The manufacturer, co-manufacturer, or post-manufacturing modifier provides to the dealer, distributor, or lessor, and the dealer, distributor or lessor provides to the consumer, the following written statement on a separate piece of paper, in 10-point bold-face type: "IMPORTANT: THIS VEHICLE WAS RETURNED TO THE MANUFACTURER OR OTHER RESPONSIBLE PARTY BECAUSE IT DID NOT CONFORM TO THE MANUFACTURER'S OR OTHER PARTY'S WARRANTY FOR THE VEHICLE AND THE NONCONFORMITY WAS NOT CORRECTED WITHIN A REASONABLE TIME AS PROVIDED BY LAW;"
The dealer, distributor, or lessor obtains from the consumer a signed receipt certifying, in a conspicuous and understandable manner, that the written statement required under this subsection has been provided. The director shall prescribe the form of the receipt. The dealer, distributor, or lessor may fulfill his obligation to obtain a signed receipt under this paragraph by making such a notation, in a conspicuous and understandable manner, on the vehicle buyer or-der form accompanying the sale or lease of that vehicle; and
The dealer, distributor, or lessor, in accordance with the provisions of section 1 of P.L.1993, c.21 (C.39:10-9.3), notifies the Chief Administrator of the Motor Vehicle Commission of the sale or transfer of ownership of the motor vehicle.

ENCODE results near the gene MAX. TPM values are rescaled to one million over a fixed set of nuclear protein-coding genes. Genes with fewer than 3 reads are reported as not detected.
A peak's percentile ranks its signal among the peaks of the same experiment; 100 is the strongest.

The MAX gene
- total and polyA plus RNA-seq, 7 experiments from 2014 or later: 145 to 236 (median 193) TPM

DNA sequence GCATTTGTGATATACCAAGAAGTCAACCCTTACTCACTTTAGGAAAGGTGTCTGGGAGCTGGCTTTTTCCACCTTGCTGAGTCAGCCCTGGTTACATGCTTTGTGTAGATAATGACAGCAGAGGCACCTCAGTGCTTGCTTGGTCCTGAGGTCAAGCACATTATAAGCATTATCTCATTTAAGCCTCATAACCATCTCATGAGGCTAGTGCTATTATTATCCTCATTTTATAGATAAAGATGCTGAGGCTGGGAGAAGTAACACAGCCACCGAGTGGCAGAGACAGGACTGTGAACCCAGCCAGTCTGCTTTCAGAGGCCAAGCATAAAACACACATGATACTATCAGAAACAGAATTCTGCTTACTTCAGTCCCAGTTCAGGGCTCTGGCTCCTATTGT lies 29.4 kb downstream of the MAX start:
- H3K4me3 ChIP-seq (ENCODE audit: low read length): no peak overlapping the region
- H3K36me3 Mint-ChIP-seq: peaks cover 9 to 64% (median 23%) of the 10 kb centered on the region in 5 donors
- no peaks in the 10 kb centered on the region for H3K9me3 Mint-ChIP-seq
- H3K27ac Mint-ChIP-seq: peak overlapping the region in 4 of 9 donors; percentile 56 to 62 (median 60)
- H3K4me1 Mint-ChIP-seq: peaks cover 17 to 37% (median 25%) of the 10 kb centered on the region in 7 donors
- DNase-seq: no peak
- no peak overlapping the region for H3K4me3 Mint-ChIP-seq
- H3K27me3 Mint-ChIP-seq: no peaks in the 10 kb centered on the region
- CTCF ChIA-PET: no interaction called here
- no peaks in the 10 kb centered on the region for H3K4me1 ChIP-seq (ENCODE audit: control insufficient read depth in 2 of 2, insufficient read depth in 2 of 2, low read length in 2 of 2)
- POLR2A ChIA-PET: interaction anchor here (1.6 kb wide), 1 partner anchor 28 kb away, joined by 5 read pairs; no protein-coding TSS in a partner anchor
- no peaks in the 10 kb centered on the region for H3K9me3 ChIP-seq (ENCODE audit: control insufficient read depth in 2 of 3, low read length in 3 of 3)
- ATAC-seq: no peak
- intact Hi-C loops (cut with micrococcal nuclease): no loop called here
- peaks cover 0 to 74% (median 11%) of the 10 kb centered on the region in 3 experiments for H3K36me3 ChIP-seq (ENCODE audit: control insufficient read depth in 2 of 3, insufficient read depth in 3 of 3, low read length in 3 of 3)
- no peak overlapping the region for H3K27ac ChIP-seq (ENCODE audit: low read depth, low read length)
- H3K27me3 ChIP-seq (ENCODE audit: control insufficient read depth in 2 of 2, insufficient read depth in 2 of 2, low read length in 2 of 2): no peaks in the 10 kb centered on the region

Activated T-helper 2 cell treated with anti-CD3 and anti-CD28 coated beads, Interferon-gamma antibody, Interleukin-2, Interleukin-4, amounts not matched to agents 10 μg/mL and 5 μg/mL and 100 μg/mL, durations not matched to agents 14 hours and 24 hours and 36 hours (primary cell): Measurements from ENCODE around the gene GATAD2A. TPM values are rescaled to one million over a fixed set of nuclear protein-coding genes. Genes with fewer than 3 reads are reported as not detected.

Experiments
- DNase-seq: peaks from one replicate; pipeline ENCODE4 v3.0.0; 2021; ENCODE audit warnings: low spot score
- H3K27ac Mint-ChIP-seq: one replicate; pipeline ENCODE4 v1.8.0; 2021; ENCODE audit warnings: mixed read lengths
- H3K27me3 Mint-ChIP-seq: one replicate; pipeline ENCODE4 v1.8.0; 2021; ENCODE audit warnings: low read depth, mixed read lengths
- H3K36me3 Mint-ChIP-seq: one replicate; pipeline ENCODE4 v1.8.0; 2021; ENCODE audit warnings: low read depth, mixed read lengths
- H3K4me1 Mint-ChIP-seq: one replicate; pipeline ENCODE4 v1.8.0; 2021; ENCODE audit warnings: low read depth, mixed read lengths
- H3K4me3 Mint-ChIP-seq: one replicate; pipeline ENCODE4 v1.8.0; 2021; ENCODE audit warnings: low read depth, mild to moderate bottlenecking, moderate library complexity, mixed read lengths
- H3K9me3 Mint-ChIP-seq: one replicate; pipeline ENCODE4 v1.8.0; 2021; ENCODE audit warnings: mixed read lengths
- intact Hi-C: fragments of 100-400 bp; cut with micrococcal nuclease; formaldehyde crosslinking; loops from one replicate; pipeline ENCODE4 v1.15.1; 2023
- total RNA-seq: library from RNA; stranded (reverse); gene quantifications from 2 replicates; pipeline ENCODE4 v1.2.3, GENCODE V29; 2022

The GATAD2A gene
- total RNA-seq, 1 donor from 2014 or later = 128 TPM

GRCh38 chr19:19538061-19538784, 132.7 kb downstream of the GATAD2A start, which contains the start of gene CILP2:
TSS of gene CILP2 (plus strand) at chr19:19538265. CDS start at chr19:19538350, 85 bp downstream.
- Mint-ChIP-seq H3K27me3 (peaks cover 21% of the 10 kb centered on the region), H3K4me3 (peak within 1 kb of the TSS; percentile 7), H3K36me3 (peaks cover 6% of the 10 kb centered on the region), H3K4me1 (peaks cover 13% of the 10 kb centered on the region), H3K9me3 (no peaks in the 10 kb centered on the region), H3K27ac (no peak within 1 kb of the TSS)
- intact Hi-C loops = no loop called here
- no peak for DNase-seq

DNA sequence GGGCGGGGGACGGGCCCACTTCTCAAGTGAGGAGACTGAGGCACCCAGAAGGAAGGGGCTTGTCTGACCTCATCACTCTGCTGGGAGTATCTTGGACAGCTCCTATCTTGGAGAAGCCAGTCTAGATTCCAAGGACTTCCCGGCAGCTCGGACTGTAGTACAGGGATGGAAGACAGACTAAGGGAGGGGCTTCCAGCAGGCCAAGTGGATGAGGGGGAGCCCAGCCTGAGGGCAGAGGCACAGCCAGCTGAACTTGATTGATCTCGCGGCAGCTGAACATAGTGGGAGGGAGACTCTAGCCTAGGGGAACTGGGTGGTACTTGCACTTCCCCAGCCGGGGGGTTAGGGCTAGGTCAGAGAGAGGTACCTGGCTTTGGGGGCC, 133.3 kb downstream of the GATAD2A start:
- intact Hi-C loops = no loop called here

Nothing in this section shall be construed as imposing an obligation on a dealer, distributor, or lessor to determine whether a manufacturer, co-manufacturer, or post-manufacturing modifier is in compliance with the terms of this section, nor shall it be construed as imposing liability on a dealer, distributor, or lessor for the failure of a manufacturer, co-manufacturer, or post-manufacturing modifier to comply with the terms of this section.
Failure to comply with the provisions of this section constitutes an unlawful practice pursuant to section 2 of P.L.1960, c.39 (C.56:8-2).
You conspiracy theorists don't get it... Find me a car that was acquired under a state lemon law (any state) and then resold as a CPO car. Just one. I'd bet you can't.

A trade assist **is not** the lemon law. A car that meets the requirements for the lemon law **can not** have a trade assist. Further, BMW does have a vehicle disclosure form that must be signed by the dealer and end retail customer for any car that goes through the trade assist program. If you buy one of these cars and don't see the form, that is because your dealer is hiding it-- not BMW.
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  #13  
Old 11-01-2010, 08:31 AM
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Of course not many people would knowingly buy a used car that had such a bad history of failures/repairs that the manufacturer deemed it to be unrepairable and repurchased it from the consumer...